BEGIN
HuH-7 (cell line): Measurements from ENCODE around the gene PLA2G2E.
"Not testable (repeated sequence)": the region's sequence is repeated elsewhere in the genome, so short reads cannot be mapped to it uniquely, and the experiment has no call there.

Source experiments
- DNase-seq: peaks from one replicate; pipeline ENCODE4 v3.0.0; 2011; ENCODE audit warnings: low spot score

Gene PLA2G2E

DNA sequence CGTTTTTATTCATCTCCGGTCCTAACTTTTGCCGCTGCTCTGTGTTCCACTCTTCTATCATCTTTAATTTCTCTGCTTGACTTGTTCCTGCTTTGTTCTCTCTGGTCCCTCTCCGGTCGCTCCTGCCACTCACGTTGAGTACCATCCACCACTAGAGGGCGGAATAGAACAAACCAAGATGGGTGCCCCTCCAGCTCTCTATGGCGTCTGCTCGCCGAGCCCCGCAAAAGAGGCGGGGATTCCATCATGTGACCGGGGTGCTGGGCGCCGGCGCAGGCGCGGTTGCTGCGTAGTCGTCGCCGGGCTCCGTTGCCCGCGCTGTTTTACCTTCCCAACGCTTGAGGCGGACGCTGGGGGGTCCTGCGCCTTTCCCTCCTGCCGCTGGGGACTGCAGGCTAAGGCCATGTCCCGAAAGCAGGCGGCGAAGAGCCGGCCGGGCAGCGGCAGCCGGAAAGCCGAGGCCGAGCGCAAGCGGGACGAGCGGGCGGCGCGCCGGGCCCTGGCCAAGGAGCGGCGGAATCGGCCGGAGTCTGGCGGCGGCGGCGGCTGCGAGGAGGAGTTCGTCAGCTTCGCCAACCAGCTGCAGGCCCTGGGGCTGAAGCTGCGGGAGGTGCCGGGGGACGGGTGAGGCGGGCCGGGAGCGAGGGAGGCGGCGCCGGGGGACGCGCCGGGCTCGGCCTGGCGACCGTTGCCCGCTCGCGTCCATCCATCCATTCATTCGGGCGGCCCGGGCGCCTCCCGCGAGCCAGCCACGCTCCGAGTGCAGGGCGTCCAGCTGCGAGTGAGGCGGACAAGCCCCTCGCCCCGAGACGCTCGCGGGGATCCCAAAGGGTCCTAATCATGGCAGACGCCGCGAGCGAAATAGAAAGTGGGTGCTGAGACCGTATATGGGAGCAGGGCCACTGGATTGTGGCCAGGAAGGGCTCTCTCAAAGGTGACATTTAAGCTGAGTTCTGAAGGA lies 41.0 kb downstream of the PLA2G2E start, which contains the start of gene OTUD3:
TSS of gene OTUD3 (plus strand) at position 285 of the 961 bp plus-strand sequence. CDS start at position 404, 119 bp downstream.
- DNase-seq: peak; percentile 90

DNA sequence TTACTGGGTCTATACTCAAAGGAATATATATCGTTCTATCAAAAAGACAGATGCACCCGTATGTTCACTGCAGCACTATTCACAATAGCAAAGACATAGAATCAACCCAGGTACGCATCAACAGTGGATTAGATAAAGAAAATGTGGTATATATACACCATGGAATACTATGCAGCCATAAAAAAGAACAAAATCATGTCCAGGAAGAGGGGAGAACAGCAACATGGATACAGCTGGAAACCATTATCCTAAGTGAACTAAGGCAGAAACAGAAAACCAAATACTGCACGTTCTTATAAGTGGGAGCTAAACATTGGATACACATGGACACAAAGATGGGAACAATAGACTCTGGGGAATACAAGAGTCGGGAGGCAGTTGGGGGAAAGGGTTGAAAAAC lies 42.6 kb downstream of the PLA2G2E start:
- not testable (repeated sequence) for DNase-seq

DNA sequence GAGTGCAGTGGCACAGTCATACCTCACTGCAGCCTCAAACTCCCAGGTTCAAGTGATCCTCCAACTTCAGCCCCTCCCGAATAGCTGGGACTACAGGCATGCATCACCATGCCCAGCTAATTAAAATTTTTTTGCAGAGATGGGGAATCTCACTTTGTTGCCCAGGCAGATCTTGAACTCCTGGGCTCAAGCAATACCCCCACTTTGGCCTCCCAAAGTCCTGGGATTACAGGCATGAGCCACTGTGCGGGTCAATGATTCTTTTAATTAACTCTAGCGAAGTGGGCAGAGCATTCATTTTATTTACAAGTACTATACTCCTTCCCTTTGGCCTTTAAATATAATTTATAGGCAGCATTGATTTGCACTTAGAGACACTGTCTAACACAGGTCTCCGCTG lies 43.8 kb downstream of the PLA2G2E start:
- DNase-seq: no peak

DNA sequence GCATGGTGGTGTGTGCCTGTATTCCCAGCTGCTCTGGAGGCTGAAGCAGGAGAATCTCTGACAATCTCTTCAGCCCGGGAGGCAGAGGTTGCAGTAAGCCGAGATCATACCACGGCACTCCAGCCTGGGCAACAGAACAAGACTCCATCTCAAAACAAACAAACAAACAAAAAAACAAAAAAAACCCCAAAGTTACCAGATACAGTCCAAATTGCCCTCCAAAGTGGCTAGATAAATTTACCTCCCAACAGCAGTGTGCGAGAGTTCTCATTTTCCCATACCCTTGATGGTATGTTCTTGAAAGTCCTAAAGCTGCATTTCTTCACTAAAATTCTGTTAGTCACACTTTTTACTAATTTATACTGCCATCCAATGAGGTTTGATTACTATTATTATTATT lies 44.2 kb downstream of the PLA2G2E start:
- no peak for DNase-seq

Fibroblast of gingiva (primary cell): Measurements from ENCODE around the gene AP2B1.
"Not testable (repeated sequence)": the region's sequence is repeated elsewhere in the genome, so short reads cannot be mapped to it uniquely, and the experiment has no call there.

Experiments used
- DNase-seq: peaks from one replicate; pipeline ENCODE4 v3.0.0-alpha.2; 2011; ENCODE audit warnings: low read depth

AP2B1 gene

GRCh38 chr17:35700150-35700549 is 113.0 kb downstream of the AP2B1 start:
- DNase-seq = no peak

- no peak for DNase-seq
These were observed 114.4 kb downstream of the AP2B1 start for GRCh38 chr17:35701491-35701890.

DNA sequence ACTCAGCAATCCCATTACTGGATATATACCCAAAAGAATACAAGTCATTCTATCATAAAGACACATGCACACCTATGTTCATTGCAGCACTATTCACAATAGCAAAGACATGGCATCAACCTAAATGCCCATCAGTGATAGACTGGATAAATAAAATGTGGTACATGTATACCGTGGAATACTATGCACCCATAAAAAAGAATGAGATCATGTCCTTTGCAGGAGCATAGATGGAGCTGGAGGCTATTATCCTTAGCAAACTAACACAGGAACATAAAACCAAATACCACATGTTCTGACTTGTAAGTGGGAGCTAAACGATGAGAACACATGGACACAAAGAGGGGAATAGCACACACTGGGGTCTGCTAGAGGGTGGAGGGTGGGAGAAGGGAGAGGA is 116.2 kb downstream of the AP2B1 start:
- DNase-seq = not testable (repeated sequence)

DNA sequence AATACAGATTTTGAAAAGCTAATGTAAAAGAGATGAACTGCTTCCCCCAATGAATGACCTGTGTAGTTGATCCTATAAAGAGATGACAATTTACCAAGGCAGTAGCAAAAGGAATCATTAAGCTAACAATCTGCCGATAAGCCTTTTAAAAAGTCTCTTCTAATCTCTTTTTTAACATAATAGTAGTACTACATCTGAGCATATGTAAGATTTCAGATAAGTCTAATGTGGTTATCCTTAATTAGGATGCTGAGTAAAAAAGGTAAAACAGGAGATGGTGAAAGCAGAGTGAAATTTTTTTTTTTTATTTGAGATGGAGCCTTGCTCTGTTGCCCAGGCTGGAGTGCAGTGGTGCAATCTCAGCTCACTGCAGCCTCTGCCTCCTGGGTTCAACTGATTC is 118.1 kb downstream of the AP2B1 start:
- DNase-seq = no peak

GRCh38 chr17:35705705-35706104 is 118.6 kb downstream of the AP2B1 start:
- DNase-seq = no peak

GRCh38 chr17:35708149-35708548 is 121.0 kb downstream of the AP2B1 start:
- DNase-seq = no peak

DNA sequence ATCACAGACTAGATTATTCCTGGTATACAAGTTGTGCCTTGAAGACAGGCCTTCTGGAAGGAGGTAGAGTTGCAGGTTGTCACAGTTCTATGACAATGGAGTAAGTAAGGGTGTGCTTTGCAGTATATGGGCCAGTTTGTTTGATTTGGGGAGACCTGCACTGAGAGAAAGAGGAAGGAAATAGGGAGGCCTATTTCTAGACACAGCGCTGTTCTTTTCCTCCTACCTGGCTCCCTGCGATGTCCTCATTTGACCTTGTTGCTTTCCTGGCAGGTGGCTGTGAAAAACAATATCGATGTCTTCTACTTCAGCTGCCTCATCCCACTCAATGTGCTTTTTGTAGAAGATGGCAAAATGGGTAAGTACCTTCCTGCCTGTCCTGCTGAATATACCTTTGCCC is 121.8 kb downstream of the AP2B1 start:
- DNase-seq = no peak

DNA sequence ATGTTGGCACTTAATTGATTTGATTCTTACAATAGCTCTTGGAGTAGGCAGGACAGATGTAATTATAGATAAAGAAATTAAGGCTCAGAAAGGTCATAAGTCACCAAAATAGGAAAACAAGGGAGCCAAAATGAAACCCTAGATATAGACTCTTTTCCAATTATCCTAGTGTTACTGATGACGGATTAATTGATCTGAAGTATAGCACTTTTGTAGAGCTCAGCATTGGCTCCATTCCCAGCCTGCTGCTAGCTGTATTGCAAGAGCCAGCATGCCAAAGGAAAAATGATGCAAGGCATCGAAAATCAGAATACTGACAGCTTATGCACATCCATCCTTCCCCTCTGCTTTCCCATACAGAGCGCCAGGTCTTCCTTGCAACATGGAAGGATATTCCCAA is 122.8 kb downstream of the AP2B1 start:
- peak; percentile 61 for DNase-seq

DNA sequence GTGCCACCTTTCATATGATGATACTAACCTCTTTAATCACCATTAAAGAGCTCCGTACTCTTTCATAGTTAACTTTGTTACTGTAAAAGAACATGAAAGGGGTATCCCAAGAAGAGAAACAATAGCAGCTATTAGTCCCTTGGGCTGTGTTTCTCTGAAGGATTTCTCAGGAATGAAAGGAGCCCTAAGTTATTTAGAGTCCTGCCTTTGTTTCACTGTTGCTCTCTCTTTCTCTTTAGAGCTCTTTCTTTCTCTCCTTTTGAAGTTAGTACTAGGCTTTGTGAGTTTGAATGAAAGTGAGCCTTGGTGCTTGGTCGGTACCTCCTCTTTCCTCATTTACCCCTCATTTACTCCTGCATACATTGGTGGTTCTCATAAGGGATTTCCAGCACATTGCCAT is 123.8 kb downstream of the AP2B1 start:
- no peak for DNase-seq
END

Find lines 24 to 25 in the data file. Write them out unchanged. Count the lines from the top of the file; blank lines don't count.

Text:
DNA sequence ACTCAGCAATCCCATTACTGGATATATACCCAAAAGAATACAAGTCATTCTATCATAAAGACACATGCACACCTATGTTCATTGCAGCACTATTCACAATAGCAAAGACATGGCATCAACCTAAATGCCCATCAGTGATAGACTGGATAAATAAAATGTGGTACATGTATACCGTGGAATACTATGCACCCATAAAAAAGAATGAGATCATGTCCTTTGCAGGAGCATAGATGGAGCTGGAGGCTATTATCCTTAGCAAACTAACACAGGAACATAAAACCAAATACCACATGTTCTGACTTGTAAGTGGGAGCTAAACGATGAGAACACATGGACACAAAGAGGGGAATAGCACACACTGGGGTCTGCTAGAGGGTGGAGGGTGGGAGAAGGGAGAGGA is 116.2 kb downstream of the AP2B1 start:
- DNase-seq = not testable (repeated sequence)